Temper tantrums are one of the most common forms of problematic behavior in young children, but tend to decrease in frequency and intensity as the child grows older.
Because toddlers and young children often lack the proper vocabulary to express their emotions verbally, unfortunately, tantrums are a common alternative.
The basis of preventing temper tantrums in children is knowledge of their capabilities at certain ages. Parents and caregivers should learn to distinguish what the child can’t do versus what they won’t do.
Preventing a child’s emotional outburst also involves making statements to them, rather than asking questions. Make it clear to them that you can see they are upset or agitated, instead of asking ‘what’s wrong’.
After addressing the situation, try substituting a more appropriate behavior to cope with their stressed or agitated emotions. For younger children, it’s best to demonstrate or show a visual of this behavior. For instance, explain to your child, ‘I know you are upset, and sometimes when I’m upset, I could use an extra hug’; and follow through with the actual embrace. Using distractions and humor, such as silly voices, also enforces positive behavior.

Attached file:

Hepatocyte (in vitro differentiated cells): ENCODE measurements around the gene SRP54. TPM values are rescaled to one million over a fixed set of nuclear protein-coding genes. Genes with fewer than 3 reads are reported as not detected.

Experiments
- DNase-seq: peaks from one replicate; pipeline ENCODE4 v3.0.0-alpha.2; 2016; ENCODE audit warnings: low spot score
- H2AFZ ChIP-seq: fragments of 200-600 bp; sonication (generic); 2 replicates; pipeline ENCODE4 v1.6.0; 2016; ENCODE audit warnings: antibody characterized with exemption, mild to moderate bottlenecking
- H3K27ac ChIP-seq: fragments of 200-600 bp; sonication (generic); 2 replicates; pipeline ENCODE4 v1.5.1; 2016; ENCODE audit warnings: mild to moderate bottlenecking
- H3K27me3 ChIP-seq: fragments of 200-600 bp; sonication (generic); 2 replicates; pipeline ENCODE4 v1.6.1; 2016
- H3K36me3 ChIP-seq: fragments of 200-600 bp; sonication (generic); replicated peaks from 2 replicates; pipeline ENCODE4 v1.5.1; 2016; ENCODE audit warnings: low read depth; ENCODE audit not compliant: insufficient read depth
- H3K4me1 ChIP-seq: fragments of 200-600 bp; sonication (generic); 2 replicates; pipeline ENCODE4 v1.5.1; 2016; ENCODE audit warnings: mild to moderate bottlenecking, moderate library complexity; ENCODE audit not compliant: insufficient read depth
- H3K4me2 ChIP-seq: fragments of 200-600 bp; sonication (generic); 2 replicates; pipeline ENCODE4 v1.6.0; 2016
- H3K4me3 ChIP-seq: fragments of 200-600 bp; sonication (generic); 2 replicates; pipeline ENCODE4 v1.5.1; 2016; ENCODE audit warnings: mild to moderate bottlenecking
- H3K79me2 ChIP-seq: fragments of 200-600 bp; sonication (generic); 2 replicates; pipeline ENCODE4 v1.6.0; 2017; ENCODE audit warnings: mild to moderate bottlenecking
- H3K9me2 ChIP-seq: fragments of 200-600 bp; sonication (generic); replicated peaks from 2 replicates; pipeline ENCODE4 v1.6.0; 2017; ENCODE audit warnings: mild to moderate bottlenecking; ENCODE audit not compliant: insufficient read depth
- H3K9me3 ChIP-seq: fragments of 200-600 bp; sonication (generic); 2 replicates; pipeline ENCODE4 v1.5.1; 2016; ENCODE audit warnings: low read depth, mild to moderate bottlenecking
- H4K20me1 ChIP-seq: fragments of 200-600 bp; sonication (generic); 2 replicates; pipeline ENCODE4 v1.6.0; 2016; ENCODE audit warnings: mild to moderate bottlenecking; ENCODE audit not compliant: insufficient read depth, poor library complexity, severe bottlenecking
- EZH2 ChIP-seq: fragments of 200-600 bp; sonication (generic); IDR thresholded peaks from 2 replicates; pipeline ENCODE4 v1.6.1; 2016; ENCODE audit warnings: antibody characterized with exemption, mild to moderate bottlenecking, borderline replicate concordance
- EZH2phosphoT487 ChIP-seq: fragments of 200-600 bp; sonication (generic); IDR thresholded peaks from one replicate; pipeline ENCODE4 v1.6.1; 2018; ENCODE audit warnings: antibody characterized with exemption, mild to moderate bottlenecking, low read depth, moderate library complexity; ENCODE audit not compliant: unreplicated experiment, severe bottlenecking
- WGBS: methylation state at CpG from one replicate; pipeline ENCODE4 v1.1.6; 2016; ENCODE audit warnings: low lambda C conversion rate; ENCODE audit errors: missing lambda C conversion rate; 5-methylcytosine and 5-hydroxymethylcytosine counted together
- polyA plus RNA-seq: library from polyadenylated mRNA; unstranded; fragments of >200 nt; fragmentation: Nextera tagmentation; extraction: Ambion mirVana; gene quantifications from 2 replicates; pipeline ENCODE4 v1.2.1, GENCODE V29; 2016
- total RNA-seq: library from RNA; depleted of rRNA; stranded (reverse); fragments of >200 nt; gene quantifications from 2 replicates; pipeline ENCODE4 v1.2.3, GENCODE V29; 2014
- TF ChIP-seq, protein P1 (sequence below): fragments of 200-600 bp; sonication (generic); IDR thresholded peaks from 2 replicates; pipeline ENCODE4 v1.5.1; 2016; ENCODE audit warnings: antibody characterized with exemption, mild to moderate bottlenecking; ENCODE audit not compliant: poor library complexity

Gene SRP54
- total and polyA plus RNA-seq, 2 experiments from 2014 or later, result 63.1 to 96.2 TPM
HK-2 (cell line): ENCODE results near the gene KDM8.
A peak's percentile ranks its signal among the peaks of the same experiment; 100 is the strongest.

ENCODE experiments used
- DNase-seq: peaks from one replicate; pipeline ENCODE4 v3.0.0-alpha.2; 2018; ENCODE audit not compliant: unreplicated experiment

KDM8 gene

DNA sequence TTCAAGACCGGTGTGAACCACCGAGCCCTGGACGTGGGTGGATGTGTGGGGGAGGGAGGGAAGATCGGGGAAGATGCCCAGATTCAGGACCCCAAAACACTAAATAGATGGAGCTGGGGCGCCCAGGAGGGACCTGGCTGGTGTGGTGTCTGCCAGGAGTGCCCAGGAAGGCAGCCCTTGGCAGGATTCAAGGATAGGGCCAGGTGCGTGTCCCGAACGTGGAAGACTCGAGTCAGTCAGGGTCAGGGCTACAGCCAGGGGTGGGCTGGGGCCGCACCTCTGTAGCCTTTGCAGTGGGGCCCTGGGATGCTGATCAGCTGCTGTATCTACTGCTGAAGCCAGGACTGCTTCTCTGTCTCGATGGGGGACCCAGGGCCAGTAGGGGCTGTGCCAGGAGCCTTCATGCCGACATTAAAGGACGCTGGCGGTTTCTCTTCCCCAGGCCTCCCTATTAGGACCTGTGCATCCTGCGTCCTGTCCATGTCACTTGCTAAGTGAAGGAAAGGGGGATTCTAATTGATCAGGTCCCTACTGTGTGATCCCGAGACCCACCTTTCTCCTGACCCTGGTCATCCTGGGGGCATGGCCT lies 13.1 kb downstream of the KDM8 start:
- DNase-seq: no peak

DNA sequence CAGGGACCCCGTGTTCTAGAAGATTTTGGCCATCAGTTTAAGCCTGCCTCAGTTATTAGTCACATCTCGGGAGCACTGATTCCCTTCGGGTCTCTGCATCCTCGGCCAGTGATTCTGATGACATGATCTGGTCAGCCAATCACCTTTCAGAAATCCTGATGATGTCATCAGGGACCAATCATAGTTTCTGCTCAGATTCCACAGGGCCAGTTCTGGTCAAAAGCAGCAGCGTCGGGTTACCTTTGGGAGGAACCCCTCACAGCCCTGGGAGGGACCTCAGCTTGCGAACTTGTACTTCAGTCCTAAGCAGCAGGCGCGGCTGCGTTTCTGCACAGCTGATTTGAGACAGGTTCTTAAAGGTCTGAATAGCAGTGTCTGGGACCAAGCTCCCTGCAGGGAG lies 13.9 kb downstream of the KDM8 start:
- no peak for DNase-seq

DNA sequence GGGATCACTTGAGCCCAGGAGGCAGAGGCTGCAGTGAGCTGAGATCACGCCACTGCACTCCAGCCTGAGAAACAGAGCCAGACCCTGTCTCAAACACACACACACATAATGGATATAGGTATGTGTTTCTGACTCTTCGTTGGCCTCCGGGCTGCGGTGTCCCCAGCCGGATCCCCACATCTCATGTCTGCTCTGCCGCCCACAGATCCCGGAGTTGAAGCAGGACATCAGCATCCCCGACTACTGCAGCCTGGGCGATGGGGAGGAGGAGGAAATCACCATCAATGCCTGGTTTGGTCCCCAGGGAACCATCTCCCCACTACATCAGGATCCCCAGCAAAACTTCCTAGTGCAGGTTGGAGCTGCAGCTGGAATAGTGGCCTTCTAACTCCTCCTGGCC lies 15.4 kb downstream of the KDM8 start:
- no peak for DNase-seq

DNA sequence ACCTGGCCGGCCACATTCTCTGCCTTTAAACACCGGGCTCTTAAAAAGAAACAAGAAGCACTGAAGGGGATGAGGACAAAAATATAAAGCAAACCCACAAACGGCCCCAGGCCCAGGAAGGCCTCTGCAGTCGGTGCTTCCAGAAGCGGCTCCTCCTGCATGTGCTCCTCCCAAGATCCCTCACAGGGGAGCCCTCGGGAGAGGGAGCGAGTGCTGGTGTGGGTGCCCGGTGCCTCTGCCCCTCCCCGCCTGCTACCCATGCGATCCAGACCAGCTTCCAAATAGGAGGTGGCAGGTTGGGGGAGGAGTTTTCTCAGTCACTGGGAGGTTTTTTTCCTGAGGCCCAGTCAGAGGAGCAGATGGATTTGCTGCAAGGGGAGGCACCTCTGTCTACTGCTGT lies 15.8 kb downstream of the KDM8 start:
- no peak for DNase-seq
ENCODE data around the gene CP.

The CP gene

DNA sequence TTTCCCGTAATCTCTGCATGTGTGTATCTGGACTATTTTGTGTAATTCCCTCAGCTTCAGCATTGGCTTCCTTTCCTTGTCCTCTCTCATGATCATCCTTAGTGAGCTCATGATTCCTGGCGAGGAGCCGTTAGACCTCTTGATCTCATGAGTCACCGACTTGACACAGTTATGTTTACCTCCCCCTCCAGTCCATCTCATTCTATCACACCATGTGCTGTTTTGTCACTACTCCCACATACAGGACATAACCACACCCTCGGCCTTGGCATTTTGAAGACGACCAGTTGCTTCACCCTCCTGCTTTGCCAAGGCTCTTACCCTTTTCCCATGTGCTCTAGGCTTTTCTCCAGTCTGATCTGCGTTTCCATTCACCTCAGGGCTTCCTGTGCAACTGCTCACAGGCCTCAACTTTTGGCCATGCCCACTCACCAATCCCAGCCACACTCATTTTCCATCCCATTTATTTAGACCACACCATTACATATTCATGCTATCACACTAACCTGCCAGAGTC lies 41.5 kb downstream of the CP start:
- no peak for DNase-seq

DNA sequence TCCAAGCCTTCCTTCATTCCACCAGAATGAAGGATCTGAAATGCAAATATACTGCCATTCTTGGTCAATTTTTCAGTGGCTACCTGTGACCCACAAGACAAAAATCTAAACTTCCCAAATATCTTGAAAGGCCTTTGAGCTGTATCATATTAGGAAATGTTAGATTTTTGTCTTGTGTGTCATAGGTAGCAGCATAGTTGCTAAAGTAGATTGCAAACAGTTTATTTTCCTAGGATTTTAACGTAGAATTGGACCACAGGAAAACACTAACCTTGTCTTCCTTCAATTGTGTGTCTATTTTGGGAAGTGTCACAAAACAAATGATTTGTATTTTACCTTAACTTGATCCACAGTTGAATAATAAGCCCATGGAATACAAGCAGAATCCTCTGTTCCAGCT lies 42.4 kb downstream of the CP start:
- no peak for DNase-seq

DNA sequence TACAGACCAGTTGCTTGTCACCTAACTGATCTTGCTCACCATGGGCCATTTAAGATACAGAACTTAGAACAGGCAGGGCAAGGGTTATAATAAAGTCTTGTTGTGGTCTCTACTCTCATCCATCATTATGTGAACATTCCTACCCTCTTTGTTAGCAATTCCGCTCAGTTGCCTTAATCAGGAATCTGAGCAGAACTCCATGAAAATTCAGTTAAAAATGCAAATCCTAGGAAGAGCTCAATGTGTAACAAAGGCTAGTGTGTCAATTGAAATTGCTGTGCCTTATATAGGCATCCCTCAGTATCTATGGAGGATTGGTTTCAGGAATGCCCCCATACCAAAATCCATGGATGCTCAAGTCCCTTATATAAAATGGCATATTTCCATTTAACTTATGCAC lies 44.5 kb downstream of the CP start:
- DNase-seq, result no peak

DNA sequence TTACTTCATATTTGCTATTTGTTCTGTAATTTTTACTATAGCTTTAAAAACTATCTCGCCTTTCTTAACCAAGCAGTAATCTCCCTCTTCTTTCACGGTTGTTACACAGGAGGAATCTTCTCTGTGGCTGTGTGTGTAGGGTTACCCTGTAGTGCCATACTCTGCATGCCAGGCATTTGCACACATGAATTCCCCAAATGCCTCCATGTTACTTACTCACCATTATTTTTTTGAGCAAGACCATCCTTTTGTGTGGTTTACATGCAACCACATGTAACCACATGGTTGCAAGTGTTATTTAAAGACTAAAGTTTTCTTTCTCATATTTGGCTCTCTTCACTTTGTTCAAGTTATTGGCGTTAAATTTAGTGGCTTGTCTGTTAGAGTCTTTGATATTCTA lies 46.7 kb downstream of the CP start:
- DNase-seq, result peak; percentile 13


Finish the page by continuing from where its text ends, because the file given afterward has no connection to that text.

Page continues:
If preventative tactics do not work, and a child’s frequent temper tantrums are beginning to interfere with daily routines, it is time to discuss the situation with the child’s doctor. Cone Health has an exceptional network of primary care physicians, pediatricians, behavioral health specialists and other-related healthcare providers dedicated to caring for children in the community during their important developmental years.
Dr. Susan Farrell is a neurodevelopmental disabilities specialist and the medical director of Cone Health Developmental and Psychological Center. Dr. Farrell is board certified in both neurodevelopmental disabilities and pediatrics, and has been published several times for her research on pediatric development. She is a 1971 graduate of University of Kansas Medical School. She completed her residency in pediatrics at University of North Carolina at Chapel Hill and completed a fellowship in neurodevelopmental pediatrics at Johns Hopkins Hospital – Kennedy Krieger Institute.